A traveling exhibit slated for Friday proves that art can be an experience.
Art, Beats and Lyrics returns to Miami, Dec. 14. It will bring its fusion of art and hip-hop, offering a one-of-a-kind cultural experience.
“We bring that wow factor, get them exposed to artists they have never seen,” said Jabari Graham, the creator of Art, Beats and Lyrics.
Art, Beats and Lyrics is not the average art show. Guests will not be just perusing in dark clothes, sipping wine with hors d'oeuvres in hand. Instead, Art, Beats and Lyrics is a product of the digital age with bigger guts.
The exhibit syncs the worlds of tech and fine art and adds whiskey for an extra spark.
Starting in Atlanta in 2007 as annual art and music show, Art, Beats and Lyrics has now been able to embark on a 10-city tour through a partnership with Jack Daniels Tennessee Honey. Attendees will get to enjoy complimentary cocktails and recipes courtesy of the whiskey giant.
The exhibit will feature tech-centric visual art from Tim Okamura, Yung Yemi, local notable, Nathan “Miami Nate” Delinois, and the show’s very own curator, Dubelyoo.
“We take images and make them larger than life with lights and music,” said Graham. “They’re going to be hit with a lot of lights, a lot of images, lots of energy.”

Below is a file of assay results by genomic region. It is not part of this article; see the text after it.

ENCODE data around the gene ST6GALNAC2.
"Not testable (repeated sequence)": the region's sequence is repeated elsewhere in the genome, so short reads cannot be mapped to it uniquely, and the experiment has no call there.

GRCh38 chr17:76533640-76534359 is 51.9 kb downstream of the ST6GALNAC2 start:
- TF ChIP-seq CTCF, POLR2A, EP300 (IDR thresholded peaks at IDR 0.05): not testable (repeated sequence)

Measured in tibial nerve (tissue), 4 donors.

The Miami exhibit will center around 40 to 50 installations that focus on and celebrate women of color.
One of the highlights of the exhibit is Okamura’s version of Rosie the Riveter.
Rosie the Riveter is a symbol of American feminism that represents the mobilization of women to the workforce during World War II. Her image is still used to emblemize feminism and women’s strength today.
The original image shows a white woman dressed in blue overalls showing off her biceps and wearing a red polka dot headscarf to tie up her hair.
On the other hand, Okamura’s 8-foot-by-8-foot installation features a chocolate-toned woman wearing an African print head wrap and plaid overalls. What is most striking in Okamura’s version are the distinct features of the woman’s face.
“It is important that people see images that look like them,” said Dubelyoo, adding that 50 percent of the attendees of the exhibit have been women. “They then feel more connected to it.”
Along with the captivation of the visual art, guests will enjoy the sounds of DJ Wally Sparks – well-known for his mixes of top hip-hop anthems – and a headlining performance by female hip-hop artist, Rapsody.
The Jack Daniel’s Tennessee Honey Art, Beats & Lyrics will be 8 p.m. to midnight, Dec. 14 at Soho Studios, 2136 NW First St. in Miami. Visit www.jackhoneyabl.com to RSVP.